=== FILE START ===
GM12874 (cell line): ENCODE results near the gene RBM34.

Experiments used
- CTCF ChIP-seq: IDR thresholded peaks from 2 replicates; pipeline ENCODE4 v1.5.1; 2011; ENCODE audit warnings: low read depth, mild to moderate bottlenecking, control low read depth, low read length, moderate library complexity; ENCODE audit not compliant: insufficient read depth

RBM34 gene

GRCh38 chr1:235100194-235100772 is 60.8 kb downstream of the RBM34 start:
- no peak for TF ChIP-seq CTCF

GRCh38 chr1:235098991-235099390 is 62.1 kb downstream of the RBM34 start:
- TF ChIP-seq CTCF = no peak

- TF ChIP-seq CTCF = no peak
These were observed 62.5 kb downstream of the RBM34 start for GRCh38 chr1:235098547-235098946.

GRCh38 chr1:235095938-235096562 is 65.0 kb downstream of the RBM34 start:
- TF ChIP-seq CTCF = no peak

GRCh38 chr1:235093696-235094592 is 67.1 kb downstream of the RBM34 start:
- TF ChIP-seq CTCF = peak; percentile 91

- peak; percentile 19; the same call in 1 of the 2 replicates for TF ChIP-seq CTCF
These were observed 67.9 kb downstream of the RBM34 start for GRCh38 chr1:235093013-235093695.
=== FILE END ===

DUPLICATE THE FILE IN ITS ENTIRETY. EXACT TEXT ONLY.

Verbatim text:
GM12874 (cell line): ENCODE results near the gene RBM34.

Experiments used
- CTCF ChIP-seq: IDR thresholded peaks from 2 replicates; pipeline ENCODE4 v1.5.1; 2011; ENCODE audit warnings: low read depth, mild to moderate bottlenecking, control low read depth, low read length, moderate library complexity; ENCODE audit not compliant: insufficient read depth

RBM34 gene

GRCh38 chr1:235100194-235100772 is 60.8 kb downstream of the RBM34 start:
- no peak for TF ChIP-seq CTCF

GRCh38 chr1:235098991-235099390 is 62.1 kb downstream of the RBM34 start:
- TF ChIP-seq CTCF = no peak

- TF ChIP-seq CTCF = no peak
These were observed 62.5 kb downstream of the RBM34 start for GRCh38 chr1:235098547-235098946.

GRCh38 chr1:235095938-235096562 is 65.0 kb downstream of the RBM34 start:
- TF ChIP-seq CTCF = no peak

GRCh38 chr1:235093696-235094592 is 67.1 kb downstream of the RBM34 start:
- TF ChIP-seq CTCF = peak; percentile 91

- peak; percentile 19; the same call in 1 of the 2 replicates for TF ChIP-seq CTCF
These were observed 67.9 kb downstream of the RBM34 start for GRCh38 chr1:235093013-235093695.